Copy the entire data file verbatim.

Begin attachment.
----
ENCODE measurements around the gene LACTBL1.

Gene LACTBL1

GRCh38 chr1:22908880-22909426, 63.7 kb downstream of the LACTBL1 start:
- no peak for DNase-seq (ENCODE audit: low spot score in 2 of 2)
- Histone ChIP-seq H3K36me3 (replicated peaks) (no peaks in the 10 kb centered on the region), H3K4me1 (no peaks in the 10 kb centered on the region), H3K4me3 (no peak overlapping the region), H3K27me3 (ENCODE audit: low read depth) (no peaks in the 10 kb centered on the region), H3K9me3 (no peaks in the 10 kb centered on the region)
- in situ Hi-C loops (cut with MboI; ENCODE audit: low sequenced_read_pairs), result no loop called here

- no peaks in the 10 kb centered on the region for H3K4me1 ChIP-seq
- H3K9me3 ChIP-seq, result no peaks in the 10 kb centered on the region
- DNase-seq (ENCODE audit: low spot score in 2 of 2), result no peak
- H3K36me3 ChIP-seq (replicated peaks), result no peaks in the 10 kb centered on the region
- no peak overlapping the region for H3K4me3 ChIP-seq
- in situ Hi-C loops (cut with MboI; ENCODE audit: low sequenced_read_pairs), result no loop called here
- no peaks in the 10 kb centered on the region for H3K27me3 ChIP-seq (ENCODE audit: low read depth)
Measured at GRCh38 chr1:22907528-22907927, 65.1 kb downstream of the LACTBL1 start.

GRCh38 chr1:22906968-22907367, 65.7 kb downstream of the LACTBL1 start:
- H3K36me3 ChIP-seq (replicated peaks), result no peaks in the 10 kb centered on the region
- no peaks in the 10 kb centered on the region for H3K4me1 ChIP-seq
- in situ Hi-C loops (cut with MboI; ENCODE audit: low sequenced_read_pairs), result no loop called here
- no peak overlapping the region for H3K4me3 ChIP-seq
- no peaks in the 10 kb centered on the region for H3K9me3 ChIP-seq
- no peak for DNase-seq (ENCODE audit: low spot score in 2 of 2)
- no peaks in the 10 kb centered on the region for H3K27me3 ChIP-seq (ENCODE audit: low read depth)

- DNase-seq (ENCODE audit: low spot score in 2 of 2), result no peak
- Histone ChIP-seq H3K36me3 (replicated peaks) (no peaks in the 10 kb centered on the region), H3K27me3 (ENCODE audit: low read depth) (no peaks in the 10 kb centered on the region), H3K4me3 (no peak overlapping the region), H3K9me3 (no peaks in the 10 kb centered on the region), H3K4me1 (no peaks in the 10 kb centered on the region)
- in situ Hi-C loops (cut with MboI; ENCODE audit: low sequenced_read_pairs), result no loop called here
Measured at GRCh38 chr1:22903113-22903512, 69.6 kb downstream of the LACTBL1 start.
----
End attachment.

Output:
ENCODE measurements around the gene LACTBL1.

Gene LACTBL1

GRCh38 chr1:22908880-22909426, 63.7 kb downstream of the LACTBL1 start:
- no peak for DNase-seq (ENCODE audit: low spot score in 2 of 2)
- Histone ChIP-seq H3K36me3 (replicated peaks) (no peaks in the 10 kb centered on the region), H3K4me1 (no peaks in the 10 kb centered on the region), H3K4me3 (no peak overlapping the region), H3K27me3 (ENCODE audit: low read depth) (no peaks in the 10 kb centered on the region), H3K9me3 (no peaks in the 10 kb centered on the region)
- in situ Hi-C loops (cut with MboI; ENCODE audit: low sequenced_read_pairs), result no loop called here

- no peaks in the 10 kb centered on the region for H3K4me1 ChIP-seq
- H3K9me3 ChIP-seq, result no peaks in the 10 kb centered on the region
- DNase-seq (ENCODE audit: low spot score in 2 of 2), result no peak
- H3K36me3 ChIP-seq (replicated peaks), result no peaks in the 10 kb centered on the region
- no peak overlapping the region for H3K4me3 ChIP-seq
- in situ Hi-C loops (cut with MboI; ENCODE audit: low sequenced_read_pairs), result no loop called here
- no peaks in the 10 kb centered on the region for H3K27me3 ChIP-seq (ENCODE audit: low read depth)
Measured at GRCh38 chr1:22907528-22907927, 65.1 kb downstream of the LACTBL1 start.

GRCh38 chr1:22906968-22907367, 65.7 kb downstream of the LACTBL1 start:
- H3K36me3 ChIP-seq (replicated peaks), result no peaks in the 10 kb centered on the region
- no peaks in the 10 kb centered on the region for H3K4me1 ChIP-seq
- in situ Hi-C loops (cut with MboI; ENCODE audit: low sequenced_read_pairs), result no loop called here
- no peak overlapping the region for H3K4me3 ChIP-seq
- no peaks in the 10 kb centered on the region for H3K9me3 ChIP-seq
- no peak for DNase-seq (ENCODE audit: low spot score in 2 of 2)
- no peaks in the 10 kb centered on the region for H3K27me3 ChIP-seq (ENCODE audit: low read depth)

- DNase-seq (ENCODE audit: low spot score in 2 of 2), result no peak
- Histone ChIP-seq H3K36me3 (replicated peaks) (no peaks in the 10 kb centered on the region), H3K27me3 (ENCODE audit: low read depth) (no peaks in the 10 kb centered on the region), H3K4me3 (no peak overlapping the region), H3K9me3 (no peaks in the 10 kb centered on the region), H3K4me1 (no peaks in the 10 kb centered on the region)
- in situ Hi-C loops (cut with MboI; ENCODE audit: low sequenced_read_pairs), result no loop called here
Measured at GRCh38 chr1:22903113-22903512, 69.6 kb downstream of the LACTBL1 start.